I have been reading through Wise's lecture notes on cubical complexes, which summarises the proof of the virtual Haken conjecture and the proof that all one-relator groups with torsion are residually finite.

My understanding of this stuff seems to have hit a wall.

Specifically, my understanding of (special) cubical complexes is contradicted by a result of Anatolin-Minasyan (Tit's alternative for graph products), which says that every non-abelian subgroup of a right-angled artin group (RAAG) surjects onto $F_2$ (and so is "very large"). According to my understanding of special cube complexes, every two-generated group which acts on a tree without fixed point should be a subgroup of a RAAG. Clearly, these are incompatible (and my understanding is by far and away the most likely thing to be wrong here!).

I will explain what I understand what it means for a group to be the fundamental group of a (special) cubical complex, and where I think my problem lies. However, if my problem is where I think it is, I do not know how to fill the gap! Any amendments to my understanding would be much appreciated (my question is basically "where have I gone wrong?").

So, cubical complexes were studied by Sageev in his 1994 paper "Ends of group pairs and non-positively curved cube complexes", where he motivated their study as being a generalisation of Bass-Serre theory. A non-positively curved cube complex $X$ correspond to graphs of groups, and the associated $\operatorname{CAT}(0)$ cube complex $\widetilde{X}$ corresponds to the Bass-Serre tree.

I think my problem is simply: what are the $n$-cell stabilisers?

Now, graphs are non-positively curved cube complexes, and their corresponding $\operatorname{CAT}(0)$ cube complex is a tree. Moreover, graphs are special, because their hyperplanes are simply the midpoints of edges. So, the fundamental group of a graph of groups is always special, so should embed into a RAAG. A contradiction.

I hope that all makes sense.

I wonder if my problem is simply that we are not dealing with $\pi_1$ of a graph of groups, but simply of a graph. Then this fits in with the Anatolin-Minasyan result, but not with the theory being a generalisation of Bass-Serre theory (anyway, the group acts on the $\operatorname{CAT}(0)$ cube complex $\widetilde{X}$ and the non-positively curved complex is the quotient by the action $X=\widetilde{X}/G$, so just being the normal fundamental group doesn't make sense).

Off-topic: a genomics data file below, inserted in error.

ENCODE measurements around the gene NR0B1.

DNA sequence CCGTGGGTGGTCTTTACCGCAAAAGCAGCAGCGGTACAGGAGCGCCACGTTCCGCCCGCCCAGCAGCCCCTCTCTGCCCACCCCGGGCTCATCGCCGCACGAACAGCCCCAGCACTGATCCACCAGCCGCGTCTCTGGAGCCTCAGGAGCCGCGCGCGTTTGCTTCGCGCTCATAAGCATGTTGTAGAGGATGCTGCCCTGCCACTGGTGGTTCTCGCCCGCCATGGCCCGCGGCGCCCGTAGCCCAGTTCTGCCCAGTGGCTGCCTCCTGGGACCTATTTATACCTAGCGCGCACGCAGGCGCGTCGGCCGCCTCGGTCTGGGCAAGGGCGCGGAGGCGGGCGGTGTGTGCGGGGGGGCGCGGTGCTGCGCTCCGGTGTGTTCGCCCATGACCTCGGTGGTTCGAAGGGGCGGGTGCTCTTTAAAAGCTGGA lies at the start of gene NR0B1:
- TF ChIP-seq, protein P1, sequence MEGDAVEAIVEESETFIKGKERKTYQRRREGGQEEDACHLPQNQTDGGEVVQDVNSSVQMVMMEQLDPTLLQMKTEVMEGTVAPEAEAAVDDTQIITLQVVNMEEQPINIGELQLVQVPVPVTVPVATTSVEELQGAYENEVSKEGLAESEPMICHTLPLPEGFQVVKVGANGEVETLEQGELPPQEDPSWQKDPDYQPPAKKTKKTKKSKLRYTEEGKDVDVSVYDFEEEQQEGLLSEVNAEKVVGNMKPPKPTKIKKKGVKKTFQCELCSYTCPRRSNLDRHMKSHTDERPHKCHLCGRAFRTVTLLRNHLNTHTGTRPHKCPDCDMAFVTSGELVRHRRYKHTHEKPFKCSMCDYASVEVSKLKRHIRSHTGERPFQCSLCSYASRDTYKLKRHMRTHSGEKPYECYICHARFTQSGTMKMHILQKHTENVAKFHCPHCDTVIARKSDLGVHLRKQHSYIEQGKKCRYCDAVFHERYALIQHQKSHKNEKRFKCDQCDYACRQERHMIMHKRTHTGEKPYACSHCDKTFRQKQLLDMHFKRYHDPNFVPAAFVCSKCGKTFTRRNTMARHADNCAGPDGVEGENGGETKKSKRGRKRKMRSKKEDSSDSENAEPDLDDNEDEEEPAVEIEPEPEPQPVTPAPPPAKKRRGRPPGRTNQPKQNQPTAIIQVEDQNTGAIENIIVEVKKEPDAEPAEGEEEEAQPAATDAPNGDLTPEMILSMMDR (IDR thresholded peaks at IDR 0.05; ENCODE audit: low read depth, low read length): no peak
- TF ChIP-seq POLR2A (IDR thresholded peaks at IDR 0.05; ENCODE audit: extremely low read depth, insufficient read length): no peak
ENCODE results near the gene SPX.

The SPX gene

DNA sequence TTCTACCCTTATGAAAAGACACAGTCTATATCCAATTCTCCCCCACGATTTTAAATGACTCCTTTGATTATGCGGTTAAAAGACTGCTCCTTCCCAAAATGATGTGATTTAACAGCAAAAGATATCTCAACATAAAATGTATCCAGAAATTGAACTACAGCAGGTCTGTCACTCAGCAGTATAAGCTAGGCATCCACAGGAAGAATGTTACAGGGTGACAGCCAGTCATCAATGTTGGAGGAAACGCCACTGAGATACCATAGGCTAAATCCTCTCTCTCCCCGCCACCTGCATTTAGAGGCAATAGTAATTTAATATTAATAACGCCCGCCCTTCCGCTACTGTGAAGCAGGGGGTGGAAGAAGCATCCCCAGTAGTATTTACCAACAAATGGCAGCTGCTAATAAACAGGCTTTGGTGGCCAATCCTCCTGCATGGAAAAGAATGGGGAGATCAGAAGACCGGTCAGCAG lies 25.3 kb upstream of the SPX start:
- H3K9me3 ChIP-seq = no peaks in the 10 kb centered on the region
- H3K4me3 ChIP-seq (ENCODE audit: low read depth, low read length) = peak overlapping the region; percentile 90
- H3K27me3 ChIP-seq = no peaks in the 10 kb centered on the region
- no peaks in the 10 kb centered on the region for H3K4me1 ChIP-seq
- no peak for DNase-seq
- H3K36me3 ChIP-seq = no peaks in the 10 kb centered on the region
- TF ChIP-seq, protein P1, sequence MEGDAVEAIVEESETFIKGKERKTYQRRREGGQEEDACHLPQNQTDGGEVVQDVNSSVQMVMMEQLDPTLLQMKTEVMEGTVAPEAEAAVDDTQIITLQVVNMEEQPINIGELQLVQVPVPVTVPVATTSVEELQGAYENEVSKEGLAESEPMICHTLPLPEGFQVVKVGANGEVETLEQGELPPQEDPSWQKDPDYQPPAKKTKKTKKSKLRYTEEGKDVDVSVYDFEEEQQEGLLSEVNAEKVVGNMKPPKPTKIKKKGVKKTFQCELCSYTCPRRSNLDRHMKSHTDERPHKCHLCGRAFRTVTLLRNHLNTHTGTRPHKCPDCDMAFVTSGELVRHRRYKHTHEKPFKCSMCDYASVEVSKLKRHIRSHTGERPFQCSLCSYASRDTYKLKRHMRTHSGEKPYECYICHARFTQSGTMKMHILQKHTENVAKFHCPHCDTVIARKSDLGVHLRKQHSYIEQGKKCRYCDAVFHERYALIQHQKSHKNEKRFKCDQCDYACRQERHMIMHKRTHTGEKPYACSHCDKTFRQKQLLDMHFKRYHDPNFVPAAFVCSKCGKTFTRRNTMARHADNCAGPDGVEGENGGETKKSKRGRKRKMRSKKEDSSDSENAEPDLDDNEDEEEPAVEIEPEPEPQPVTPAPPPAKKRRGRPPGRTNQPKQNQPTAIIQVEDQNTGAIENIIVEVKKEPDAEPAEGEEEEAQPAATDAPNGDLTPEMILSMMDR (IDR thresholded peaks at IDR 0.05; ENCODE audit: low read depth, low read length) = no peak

1 Answer 1


I think your problem is solved if I tell you that the group is supposed to act freely (and specially, if you like) on a CAT(0) cube complex, or equivalently to be the fundamental group of a non-positively curved cube complex. In that sense, the theory only directly generalizes the fundamental groups of graphs, not graphs of groups.

  • $\begingroup$ Hmm - I really didn't pick up on this! (But it certainly makes sense - thanks.) Sageev talks about "essential" actions (which corresponds to not messing up the hyperplanes, and in the finite dimensional case this corresponds to an action with an unbounded orbit) - was this dropped somewhere along the way? $\endgroup$
    – ADL
    Dec 12, 2012 at 17:03
  • $\begingroup$ Not lost, but strengthened! 'Free' is much stronger than 'essential'. If you only assume that the action is 'essential' then the theory does indeed generalize Bass--Serre theory. $\endgroup$
    – HJRW
    Dec 12, 2012 at 17:37
  • $\begingroup$ (cont'd)... The example to bear in mind is an immersed, non-embedded, curve $gamma$ on a surface $\Sigma$. It generates a codimension-one subgroup $\langle\gamma\rangle$ (in the sense that $\langle\gamma\rangle$ coarsely separates $\pi_1\Sigma$), but you can't cut along it, so you can't realize it as the stabilizer of an edge in an action on a tree. But you can realize is as the stabilizer of a hyperplane in an action on a square complex. $\endgroup$
    – HJRW
    Dec 12, 2012 at 17:38

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